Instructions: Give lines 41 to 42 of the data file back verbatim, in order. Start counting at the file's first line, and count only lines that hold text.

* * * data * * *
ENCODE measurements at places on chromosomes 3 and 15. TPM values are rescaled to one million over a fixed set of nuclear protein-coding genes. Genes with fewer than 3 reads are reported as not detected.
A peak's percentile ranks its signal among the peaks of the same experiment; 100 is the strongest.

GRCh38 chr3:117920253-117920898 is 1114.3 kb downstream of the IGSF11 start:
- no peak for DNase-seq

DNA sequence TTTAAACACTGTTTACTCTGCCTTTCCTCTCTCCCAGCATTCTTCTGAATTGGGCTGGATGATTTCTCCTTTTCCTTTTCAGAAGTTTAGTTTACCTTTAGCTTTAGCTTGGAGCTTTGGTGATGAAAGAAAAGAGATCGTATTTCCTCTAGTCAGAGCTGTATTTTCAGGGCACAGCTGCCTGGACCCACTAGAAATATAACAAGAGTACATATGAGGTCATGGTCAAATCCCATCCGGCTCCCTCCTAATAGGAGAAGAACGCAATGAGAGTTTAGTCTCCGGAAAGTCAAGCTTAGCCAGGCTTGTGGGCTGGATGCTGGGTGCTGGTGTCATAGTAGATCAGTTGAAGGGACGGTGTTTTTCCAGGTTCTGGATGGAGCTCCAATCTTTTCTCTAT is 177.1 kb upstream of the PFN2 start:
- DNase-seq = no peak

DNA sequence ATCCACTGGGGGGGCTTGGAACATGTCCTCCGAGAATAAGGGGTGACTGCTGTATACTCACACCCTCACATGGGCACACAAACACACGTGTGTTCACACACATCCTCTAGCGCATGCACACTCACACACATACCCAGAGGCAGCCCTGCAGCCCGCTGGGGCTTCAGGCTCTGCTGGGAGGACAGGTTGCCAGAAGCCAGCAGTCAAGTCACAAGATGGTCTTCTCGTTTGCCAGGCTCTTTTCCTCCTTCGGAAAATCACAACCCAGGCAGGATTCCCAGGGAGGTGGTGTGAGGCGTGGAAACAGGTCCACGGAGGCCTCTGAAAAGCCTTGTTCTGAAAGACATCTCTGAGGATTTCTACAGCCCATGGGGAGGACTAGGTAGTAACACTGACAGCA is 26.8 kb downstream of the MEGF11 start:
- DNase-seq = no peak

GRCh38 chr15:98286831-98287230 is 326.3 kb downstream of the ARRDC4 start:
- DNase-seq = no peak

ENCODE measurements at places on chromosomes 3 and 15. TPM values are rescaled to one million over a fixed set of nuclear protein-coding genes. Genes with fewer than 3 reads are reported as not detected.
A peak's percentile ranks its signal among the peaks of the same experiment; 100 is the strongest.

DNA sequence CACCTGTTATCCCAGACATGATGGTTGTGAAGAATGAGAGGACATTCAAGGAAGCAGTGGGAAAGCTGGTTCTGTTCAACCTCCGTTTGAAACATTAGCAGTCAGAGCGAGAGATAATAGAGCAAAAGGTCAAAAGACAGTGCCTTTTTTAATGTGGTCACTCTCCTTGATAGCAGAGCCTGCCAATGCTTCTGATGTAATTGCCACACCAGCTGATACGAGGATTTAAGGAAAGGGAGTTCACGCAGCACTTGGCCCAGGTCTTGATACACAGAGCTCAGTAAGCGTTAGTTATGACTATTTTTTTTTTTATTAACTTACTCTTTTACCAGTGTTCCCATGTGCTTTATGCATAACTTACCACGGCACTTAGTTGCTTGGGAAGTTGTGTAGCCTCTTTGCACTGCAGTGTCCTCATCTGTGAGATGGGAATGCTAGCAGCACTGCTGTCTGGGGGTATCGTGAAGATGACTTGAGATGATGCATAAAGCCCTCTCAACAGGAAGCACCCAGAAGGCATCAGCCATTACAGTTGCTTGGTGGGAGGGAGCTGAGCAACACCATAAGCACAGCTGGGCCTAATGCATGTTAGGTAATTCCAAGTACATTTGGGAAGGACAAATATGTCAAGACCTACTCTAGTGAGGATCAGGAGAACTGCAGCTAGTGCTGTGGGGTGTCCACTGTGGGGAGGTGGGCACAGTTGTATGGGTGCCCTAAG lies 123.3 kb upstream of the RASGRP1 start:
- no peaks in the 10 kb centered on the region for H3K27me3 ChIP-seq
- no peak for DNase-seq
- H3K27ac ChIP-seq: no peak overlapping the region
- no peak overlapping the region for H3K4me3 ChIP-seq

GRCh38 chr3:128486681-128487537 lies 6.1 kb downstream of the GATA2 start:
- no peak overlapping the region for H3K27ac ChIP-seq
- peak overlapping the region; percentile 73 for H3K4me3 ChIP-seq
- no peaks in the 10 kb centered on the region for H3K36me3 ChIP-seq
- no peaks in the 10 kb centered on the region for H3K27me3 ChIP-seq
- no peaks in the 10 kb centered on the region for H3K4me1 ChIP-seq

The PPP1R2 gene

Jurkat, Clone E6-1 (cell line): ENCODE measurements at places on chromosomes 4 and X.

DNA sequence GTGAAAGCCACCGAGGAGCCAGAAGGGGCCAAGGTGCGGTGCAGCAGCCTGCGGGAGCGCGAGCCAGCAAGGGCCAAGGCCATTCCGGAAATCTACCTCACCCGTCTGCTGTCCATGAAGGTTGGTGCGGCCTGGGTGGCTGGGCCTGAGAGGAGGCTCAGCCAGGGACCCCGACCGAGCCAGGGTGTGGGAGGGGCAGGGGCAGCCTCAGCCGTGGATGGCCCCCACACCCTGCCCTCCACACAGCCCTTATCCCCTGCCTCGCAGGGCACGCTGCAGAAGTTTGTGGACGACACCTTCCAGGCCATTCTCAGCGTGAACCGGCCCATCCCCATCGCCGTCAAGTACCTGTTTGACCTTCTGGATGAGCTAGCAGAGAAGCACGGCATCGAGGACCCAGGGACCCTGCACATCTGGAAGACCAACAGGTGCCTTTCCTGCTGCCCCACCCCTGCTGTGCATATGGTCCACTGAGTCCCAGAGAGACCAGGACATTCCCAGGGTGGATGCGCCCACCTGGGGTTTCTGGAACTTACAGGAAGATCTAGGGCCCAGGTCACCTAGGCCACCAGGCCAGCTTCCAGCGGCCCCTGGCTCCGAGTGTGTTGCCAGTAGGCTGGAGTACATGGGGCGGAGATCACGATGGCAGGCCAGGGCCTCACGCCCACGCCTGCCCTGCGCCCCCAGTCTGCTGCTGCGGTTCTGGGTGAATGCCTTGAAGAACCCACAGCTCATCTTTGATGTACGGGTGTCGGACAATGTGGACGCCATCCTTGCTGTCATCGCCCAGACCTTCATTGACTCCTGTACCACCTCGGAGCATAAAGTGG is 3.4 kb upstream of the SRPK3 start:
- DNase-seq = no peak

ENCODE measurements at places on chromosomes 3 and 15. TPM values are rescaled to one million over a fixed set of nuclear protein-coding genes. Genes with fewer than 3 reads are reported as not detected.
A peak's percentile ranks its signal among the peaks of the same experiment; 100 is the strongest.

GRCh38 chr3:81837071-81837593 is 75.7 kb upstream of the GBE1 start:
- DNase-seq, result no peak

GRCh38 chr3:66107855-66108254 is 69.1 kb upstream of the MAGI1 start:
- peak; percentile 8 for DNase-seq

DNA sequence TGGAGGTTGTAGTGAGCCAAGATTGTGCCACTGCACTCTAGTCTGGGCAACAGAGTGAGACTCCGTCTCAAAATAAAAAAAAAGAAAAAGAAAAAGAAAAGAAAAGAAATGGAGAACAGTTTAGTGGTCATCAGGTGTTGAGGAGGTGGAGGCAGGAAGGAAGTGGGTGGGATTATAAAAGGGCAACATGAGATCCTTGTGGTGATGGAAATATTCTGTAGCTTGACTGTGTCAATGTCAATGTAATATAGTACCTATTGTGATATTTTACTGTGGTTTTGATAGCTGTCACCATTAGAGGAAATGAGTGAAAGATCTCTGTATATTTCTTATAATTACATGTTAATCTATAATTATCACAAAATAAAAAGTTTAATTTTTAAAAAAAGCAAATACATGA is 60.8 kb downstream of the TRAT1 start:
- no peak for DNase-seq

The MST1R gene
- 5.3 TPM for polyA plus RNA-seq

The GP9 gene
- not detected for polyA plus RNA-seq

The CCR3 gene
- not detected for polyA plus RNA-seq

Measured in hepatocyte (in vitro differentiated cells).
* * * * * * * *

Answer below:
- not detected for polyA plus RNA-seq

Measured in hepatocyte (in vitro differentiated cells).